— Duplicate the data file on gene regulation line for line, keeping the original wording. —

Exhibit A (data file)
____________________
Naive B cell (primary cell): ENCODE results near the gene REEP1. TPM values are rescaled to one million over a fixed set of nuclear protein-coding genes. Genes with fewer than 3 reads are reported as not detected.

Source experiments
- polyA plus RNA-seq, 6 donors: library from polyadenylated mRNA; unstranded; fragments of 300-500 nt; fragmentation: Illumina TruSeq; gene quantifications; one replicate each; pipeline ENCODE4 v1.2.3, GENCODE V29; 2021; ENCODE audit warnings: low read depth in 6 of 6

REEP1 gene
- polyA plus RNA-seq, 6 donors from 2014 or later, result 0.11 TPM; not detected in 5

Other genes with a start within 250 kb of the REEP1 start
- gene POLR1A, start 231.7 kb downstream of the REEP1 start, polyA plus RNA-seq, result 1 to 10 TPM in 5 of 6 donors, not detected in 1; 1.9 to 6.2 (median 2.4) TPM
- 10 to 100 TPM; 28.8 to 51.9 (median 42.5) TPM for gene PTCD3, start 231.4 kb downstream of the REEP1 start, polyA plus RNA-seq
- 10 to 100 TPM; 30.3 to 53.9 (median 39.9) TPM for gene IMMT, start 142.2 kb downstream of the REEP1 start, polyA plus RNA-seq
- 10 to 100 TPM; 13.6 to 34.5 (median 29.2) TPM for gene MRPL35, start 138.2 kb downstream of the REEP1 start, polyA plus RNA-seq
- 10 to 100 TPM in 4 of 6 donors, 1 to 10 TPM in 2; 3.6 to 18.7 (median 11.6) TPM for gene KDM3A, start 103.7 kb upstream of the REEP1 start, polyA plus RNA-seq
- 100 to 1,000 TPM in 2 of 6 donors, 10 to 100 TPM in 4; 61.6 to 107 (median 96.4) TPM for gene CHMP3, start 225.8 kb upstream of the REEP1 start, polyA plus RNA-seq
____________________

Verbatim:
Naive B cell (primary cell): ENCODE results near the gene REEP1. TPM values are rescaled to one million over a fixed set of nuclear protein-coding genes. Genes with fewer than 3 reads are reported as not detected.

Source experiments
- polyA plus RNA-seq, 6 donors: library from polyadenylated mRNA; unstranded; fragments of 300-500 nt; fragmentation: Illumina TruSeq; gene quantifications; one replicate each; pipeline ENCODE4 v1.2.3, GENCODE V29; 2021; ENCODE audit warnings: low read depth in 6 of 6

REEP1 gene
- polyA plus RNA-seq, 6 donors from 2014 or later, result 0.11 TPM; not detected in 5

Other genes with a start within 250 kb of the REEP1 start
- gene POLR1A, start 231.7 kb downstream of the REEP1 start, polyA plus RNA-seq, result 1 to 10 TPM in 5 of 6 donors, not detected in 1; 1.9 to 6.2 (median 2.4) TPM
- 10 to 100 TPM; 28.8 to 51.9 (median 42.5) TPM for gene PTCD3, start 231.4 kb downstream of the REEP1 start, polyA plus RNA-seq
- 10 to 100 TPM; 30.3 to 53.9 (median 39.9) TPM for gene IMMT, start 142.2 kb downstream of the REEP1 start, polyA plus RNA-seq
- 10 to 100 TPM; 13.6 to 34.5 (median 29.2) TPM for gene MRPL35, start 138.2 kb downstream of the REEP1 start, polyA plus RNA-seq
- 10 to 100 TPM in 4 of 6 donors, 1 to 10 TPM in 2; 3.6 to 18.7 (median 11.6) TPM for gene KDM3A, start 103.7 kb upstream of the REEP1 start, polyA plus RNA-seq
- 100 to 1,000 TPM in 2 of 6 donors, 10 to 100 TPM in 4; 61.6 to 107 (median 96.4) TPM for gene CHMP3, start 225.8 kb upstream of the REEP1 start, polyA plus RNA-seq